The AG first considered whether Bosworth and Hurley can be considered to be employees. In this regard, the AG clarified that the notion of individual contract of employment also encompasses de facto employment relationships, ie an employment relationship that has not be formalised in a contract. The employment section of the 2007 Lugano Convention/Brussels I Regulation Recast does not require the conclusion of a contract. The absence of a formal contract of employment can hence not preclude the applicability of the Convention’s/Regulation’s head of jurisdiction in matters relating to individual contracts of employment.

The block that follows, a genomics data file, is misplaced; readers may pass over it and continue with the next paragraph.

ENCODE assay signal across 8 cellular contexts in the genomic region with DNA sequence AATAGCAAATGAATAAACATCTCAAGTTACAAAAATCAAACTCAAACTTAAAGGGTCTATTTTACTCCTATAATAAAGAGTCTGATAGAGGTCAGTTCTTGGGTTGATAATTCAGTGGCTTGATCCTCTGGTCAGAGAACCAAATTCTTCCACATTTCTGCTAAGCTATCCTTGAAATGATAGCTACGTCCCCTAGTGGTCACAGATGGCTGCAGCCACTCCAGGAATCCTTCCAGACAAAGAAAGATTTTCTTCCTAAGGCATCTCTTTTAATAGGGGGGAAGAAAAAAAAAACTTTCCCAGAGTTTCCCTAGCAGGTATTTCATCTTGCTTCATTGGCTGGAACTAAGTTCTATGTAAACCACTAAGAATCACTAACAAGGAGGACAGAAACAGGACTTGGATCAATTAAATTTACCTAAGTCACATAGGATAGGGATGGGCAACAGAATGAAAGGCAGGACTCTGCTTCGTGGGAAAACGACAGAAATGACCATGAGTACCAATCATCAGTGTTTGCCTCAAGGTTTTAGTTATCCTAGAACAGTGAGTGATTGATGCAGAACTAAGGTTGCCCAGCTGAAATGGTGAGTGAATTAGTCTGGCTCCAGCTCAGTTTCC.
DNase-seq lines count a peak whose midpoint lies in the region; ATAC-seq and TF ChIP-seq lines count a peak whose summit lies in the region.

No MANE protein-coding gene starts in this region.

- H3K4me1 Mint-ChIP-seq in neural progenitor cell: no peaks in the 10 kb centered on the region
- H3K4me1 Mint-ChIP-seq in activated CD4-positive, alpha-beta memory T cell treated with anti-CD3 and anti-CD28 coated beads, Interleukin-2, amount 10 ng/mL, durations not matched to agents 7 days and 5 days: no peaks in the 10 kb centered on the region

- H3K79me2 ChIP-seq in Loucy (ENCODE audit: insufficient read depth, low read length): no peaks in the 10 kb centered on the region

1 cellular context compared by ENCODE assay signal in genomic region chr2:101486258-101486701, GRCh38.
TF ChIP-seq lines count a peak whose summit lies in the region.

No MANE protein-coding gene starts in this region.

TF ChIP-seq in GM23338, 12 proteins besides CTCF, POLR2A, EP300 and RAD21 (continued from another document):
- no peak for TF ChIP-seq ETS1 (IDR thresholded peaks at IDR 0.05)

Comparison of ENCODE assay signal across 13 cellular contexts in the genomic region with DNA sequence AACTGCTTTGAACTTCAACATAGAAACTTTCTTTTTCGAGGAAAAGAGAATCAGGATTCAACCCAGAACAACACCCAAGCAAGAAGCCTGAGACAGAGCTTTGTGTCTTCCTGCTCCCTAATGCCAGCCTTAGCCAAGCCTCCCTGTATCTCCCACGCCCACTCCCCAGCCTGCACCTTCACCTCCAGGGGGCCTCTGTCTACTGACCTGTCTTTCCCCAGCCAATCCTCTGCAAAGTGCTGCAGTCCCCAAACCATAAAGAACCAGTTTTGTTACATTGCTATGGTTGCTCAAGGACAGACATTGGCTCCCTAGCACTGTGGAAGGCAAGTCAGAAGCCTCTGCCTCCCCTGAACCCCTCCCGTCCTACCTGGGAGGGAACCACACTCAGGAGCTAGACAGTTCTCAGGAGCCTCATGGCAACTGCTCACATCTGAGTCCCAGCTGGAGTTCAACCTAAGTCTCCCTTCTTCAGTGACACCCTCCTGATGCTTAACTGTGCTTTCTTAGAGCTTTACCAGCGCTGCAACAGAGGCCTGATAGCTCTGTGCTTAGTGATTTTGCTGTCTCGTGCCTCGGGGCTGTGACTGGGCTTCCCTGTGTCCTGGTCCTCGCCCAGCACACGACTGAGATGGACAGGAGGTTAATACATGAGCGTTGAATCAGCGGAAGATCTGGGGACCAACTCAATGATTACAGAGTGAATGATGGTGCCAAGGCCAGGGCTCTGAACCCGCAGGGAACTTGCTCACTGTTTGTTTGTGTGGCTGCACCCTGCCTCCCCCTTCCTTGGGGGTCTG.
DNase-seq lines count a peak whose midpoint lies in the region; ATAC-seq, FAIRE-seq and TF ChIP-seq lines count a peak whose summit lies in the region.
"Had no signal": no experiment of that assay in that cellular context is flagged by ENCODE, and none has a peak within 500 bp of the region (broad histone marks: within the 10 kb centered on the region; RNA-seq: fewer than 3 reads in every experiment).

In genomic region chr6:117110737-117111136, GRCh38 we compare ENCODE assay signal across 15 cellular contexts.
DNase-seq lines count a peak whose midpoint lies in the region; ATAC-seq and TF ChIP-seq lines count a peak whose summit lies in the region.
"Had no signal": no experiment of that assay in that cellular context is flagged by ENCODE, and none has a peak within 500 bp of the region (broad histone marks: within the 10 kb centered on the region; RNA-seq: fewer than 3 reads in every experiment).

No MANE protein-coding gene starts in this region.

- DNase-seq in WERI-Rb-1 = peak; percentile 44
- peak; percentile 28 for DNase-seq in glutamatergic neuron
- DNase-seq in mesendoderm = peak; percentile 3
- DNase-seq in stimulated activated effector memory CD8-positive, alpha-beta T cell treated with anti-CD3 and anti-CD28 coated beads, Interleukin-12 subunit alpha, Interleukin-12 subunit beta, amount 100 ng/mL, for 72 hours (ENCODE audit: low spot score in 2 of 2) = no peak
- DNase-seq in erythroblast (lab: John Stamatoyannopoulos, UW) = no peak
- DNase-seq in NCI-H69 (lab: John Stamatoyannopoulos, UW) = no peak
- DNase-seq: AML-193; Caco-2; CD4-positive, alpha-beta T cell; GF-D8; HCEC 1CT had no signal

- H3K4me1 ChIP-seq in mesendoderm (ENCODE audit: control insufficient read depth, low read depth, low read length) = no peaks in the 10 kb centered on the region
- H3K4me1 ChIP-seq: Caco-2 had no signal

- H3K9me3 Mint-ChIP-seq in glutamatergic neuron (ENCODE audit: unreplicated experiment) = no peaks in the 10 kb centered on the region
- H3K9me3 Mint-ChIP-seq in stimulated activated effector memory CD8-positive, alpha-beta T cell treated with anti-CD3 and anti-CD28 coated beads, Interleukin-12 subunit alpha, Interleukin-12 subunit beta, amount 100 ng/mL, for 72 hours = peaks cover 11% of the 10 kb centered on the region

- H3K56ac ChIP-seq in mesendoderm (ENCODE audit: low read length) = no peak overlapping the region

Furthermore, an employment relationship requires a link of subordination, in that the employee performs a certain service under the direction of another person in return for a remuneration. The AG concluded that a link of subordination cannot exist if a director has ‘complete autonomy’ and ‘complete control’ over the performance of their managerial duties (which excludes Bosworth and Hurley being qualified as employees, as they drafted the employment contracts themselves). The fact that a director’s mandate can be revoked unilaterally by the shareholders is immaterial in this context, as it cannot in itself demonstrate the existence of a relationship of subordination. The AG found support for this conclusion in the Rome I Regulation on the law applicable to contractual obligations. Art 1(2)(f) of the Rome I Regulation provides that ‘question governed by the law of companies’, comprising the ‘internal organisation’ of companies are excluded from the subject matter of the Regulation and hence the protective conflict of laws rules in employment matters contained in Article 8 of the Regulation. Note is that another classification may prevail under national employment law, notwithstanding that the regime for employment contracts of EU private international law is not applicable. Moreover, the AG rejects an interpretation by analogy with the case law regarding the concept ‘worker’ in Directive 92/85/EEC (para 48).